Tuesday, April 19, 2011

A Turn for the Dramatic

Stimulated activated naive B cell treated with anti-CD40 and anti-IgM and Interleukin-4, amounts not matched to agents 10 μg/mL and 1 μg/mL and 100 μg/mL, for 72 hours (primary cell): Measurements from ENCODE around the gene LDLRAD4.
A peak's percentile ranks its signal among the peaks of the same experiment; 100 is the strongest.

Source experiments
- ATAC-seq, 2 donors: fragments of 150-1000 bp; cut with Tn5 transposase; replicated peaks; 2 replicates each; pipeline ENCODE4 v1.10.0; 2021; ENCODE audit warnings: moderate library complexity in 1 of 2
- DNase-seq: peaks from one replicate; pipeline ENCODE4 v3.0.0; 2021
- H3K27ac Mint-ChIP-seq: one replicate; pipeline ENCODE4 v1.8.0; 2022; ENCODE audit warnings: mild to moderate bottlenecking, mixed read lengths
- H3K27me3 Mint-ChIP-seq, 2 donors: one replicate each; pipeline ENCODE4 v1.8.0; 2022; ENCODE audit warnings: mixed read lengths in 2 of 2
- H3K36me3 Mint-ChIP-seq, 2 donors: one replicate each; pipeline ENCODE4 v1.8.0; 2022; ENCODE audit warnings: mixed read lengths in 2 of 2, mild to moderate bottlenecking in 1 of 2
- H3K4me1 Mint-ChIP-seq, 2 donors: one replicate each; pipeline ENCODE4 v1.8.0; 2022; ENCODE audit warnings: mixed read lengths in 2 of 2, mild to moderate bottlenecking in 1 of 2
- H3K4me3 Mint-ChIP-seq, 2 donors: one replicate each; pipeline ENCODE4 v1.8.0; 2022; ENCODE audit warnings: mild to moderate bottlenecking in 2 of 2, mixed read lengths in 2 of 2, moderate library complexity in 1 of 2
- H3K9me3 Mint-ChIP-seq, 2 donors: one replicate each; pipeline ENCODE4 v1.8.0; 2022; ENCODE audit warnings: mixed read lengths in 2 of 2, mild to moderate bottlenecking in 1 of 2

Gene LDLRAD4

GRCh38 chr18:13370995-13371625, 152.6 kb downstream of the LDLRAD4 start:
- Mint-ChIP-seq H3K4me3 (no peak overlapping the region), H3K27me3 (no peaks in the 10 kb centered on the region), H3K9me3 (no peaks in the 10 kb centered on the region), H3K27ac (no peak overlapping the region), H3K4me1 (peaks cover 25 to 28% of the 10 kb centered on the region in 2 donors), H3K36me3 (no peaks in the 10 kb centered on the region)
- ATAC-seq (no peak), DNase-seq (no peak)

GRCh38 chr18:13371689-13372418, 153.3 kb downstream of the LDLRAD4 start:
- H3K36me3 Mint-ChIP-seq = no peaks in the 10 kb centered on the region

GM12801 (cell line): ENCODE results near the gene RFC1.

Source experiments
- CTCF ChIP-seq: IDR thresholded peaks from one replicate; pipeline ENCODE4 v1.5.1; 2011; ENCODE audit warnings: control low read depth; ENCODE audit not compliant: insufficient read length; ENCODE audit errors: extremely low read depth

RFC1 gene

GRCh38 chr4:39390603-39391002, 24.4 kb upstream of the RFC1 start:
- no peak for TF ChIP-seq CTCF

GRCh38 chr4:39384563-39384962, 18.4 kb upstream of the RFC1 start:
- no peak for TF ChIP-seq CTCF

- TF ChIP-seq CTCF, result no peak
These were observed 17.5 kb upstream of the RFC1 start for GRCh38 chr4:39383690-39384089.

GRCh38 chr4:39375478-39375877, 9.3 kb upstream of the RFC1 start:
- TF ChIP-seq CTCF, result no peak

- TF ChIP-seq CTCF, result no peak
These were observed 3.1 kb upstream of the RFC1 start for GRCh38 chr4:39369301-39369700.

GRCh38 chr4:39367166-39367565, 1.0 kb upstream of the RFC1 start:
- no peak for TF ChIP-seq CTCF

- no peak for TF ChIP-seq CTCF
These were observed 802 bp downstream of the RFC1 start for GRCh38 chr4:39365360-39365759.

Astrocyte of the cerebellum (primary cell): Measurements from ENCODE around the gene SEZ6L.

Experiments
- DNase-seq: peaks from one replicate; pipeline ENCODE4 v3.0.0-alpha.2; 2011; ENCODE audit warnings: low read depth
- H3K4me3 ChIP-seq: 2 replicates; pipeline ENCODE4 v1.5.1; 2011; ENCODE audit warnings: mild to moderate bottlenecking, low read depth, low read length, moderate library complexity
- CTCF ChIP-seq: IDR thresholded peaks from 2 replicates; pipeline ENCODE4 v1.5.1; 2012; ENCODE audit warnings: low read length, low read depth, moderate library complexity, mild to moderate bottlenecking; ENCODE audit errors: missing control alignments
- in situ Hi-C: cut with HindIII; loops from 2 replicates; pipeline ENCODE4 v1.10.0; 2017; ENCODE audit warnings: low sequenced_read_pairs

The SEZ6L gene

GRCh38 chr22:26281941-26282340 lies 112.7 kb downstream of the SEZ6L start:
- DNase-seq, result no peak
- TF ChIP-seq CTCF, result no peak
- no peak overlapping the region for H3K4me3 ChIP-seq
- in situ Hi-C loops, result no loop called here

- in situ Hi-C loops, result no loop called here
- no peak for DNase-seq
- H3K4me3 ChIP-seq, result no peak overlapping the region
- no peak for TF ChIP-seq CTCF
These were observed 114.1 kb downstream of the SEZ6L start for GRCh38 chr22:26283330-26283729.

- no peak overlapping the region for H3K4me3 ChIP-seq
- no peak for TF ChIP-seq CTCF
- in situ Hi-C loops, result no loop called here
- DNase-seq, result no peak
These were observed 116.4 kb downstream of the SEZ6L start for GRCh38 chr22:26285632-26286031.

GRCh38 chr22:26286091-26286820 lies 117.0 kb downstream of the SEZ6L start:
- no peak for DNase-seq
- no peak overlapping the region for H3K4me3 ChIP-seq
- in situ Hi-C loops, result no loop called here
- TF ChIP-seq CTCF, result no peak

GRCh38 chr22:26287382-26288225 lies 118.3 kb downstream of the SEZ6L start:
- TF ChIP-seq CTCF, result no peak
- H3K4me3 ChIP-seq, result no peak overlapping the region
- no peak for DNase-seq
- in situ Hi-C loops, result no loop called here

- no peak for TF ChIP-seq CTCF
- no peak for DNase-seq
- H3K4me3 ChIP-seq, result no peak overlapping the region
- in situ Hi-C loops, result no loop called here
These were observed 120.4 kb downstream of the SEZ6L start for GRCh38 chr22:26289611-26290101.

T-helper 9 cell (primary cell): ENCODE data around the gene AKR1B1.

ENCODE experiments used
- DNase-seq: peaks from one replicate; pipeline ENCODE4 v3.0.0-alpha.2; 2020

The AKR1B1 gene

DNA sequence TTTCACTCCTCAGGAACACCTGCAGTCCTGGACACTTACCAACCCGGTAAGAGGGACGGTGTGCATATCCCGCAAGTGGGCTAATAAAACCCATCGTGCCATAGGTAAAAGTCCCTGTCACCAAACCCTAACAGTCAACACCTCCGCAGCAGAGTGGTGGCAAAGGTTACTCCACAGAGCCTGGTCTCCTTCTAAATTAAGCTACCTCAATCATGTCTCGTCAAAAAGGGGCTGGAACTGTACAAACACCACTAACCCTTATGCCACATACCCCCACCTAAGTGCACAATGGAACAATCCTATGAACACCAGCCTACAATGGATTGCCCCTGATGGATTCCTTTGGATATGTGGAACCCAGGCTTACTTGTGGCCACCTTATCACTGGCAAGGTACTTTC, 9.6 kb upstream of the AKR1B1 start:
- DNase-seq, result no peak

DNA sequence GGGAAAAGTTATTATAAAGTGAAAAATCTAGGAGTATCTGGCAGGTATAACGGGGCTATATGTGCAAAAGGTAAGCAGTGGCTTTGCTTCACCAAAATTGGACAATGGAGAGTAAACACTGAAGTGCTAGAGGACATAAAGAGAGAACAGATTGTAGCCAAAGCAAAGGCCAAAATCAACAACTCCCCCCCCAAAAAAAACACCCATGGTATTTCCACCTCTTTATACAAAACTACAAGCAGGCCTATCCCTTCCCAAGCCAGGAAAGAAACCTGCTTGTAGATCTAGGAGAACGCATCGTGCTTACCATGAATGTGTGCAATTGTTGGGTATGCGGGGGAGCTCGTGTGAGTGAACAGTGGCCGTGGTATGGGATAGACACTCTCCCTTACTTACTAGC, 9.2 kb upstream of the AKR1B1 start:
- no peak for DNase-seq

I spent a week in Yorkshire recently and took the opportunity to visit Richmond because I had heard that they possessed the most complete Georgian theatre still operating in the UK. I had seen the lovely Regency theatre in Bury St Edmund's while I was researching for The Notorious Mr Hurst, but this one is older, and opened in September 1788. Samuel Butler had been managing a troupe of travelling players who were struggling, like other actors were, with the results of the Licensing Act of 1737 which forbade the production of plays for reward. The only way round it was to put on a concert and insert a "free" play in the interval. Only the big London theatres and a handful in major cities, had special patents to permit them to put on "proper" plays. But there was a breakthrough in 1788 with the Theatre Licensing Act which enabled companies to put on plays for up to sixty days at any one time. Butler seized the oportunity and took over a large barn-like stone building in Richmond, converting it into a theatre in four months. The theatre was in a "courtyard" form - rectangular with a pit, boxes and rows of galleries on three sides. The stage was raked and two dressing rooms - with fireplaces - were installed underneath. There was even an open fire at the back of the stage. Those three fires were the only heating for the shivering players. The theatre museum posseses a wonderful hoard of playbills that were found in a local home. I don't have any in my collection for Richmond, but the two illustrated, for Hull and Norwich, look identical and give a real flavour of the kind of entertainment these provincial theatres were providing. In 1848 the theatre closed and was used for a variety of purposes - an auction house, a wine store, a chandlers store - but by some miracle the galleries, boxes, stage and ticket office all survived with their original paint. Even the names of great actors painted benath the fronts of the gallery could be read. Beneath the best box - the one the Price Regent had used - was Shakespeare's name and this has been left unrestored. In 1939 the theatre was rediscovered and in 1963 it re-opened after restoration and is now a fully working theatre. Unfortunately photography is not allowed inside and the images in the guidebook are copyright, so I can only show you the original main entrance, tucked discreetly round a corner. You can see a little more at the theatre website http://www.georgiantheatreroyal.co.uk/ Louise Allen

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